So what can be done? Are we destined to always be a stressful mess? The answer is absolutely not. Our brains can and will heal themselves if we have the desire to do so. All brain circuitry can be rewired. In fact, even when we’re in the midst of destructive thinking, our brains are constantly looking for ways and windows of opportunity where they can provide us with impression and thoughts on how to dig ourselves out of negative perceptions and thoughts. I wanted to share a couple impressions that I’ve had in my life that I’ve gone to whenever I feel like my world is going to come down. Each of these have helped me out tremendously in putting things back into perspective, bringing down stress and restoring balance back into my life.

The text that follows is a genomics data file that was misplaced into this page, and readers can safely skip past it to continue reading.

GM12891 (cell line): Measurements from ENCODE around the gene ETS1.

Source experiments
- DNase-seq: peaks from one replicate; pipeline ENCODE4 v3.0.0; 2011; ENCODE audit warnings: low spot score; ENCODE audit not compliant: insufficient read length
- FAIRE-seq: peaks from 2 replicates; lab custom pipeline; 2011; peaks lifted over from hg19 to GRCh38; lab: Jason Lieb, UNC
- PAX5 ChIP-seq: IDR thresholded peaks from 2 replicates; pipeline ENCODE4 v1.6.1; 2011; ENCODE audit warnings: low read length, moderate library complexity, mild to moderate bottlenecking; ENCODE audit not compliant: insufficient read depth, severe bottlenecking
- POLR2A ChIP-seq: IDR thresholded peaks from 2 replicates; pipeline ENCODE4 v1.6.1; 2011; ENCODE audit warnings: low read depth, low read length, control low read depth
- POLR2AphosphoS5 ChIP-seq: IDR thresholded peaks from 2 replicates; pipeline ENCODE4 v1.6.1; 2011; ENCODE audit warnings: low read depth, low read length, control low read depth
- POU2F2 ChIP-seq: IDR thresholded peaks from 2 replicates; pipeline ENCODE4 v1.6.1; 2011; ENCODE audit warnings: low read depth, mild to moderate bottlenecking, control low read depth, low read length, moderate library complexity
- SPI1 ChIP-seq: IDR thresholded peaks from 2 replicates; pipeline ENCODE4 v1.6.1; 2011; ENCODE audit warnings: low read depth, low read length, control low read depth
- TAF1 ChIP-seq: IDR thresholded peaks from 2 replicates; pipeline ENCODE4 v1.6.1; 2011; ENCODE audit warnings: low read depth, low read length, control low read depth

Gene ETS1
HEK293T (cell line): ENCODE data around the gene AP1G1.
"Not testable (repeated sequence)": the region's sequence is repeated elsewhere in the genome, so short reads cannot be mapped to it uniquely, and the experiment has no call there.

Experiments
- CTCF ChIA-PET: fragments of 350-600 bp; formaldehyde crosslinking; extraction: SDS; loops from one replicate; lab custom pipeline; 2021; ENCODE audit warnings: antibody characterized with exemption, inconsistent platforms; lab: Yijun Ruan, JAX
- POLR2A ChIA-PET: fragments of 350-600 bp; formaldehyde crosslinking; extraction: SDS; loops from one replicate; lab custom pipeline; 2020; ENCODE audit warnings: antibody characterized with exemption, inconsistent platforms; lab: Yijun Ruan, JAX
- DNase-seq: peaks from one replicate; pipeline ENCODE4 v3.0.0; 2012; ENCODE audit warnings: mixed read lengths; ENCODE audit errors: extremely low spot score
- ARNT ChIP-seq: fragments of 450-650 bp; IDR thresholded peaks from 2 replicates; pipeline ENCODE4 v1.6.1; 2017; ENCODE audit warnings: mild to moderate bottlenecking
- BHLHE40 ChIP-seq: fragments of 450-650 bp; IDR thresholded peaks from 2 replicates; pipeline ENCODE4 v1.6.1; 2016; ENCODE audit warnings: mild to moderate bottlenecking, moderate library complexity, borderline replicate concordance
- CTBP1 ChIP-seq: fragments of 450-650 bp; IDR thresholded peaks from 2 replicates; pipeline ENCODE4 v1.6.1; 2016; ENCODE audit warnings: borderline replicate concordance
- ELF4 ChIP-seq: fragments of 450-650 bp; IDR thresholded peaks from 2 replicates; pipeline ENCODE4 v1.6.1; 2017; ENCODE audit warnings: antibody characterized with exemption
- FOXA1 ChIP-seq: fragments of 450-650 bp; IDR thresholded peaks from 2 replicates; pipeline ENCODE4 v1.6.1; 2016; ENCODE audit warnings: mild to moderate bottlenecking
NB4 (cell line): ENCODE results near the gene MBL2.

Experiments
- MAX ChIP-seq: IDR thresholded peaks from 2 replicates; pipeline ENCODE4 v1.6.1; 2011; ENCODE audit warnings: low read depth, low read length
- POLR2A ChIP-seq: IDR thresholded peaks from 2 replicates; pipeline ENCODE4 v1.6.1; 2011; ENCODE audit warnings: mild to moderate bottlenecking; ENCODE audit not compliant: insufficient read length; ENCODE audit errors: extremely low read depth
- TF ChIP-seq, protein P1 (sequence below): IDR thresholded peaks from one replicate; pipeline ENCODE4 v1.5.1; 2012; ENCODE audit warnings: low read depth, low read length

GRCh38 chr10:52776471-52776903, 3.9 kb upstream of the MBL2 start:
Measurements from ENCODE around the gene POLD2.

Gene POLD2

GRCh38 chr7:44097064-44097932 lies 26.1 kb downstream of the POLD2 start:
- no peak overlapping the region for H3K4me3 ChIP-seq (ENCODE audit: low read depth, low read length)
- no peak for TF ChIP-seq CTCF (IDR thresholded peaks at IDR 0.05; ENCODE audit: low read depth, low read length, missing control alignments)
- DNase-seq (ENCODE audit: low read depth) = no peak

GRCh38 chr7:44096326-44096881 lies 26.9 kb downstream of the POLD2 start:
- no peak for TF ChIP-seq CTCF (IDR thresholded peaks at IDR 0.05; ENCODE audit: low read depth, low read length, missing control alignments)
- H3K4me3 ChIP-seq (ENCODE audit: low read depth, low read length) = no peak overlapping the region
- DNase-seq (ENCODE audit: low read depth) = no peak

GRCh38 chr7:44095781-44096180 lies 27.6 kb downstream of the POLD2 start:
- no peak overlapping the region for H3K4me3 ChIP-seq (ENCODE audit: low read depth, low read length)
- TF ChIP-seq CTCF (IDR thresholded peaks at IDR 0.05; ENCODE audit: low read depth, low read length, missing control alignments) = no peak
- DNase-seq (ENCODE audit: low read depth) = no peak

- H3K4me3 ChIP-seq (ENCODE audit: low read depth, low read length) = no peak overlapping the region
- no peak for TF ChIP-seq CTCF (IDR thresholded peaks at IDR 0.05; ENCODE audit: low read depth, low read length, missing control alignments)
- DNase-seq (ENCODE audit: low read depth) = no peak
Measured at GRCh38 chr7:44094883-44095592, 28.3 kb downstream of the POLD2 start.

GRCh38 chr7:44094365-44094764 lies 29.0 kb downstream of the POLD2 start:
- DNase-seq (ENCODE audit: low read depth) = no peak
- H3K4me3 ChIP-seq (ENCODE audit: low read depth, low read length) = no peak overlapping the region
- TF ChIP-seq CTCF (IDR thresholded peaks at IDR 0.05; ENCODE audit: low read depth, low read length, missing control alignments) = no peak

The first tip comes from a quote I heard once. “When the time for decision arrives, the time for preparation has past.” Several years ago I remember doing some introspective thinking and deciding that I didn’t want to be so quick to get upset and that I wanted to be quick to forgive others. I’ve never been the type to yell, but inside I would get upset with others at times. I thought about this quote and decided that I would make the decision not to get upset. A couple weeks past and I was working with a colleague on a project and he had assured me that his portion of the project was all taken care of. When it came time for the presentation, he confessed that he had only completed 50% of the work assigned. Instantly I became upset and I thought how stupid can this person possibly be? Why hadn’t he told me that he was having problems working on his portion of the work assignment? We could have worked together to get it done! In that moment, in the middle of all those thoughts I remembered my decision to not be so quick to anger and promptly forgive. In that moment all of the feelings of anger that I had began to melt away. Instead of wasting my time and energy on pointing the finger of blame, I decided to talk through the situation with my colleague. At the end of the day, the presentation turned out just fine – all because of the decision made before the situation even arose.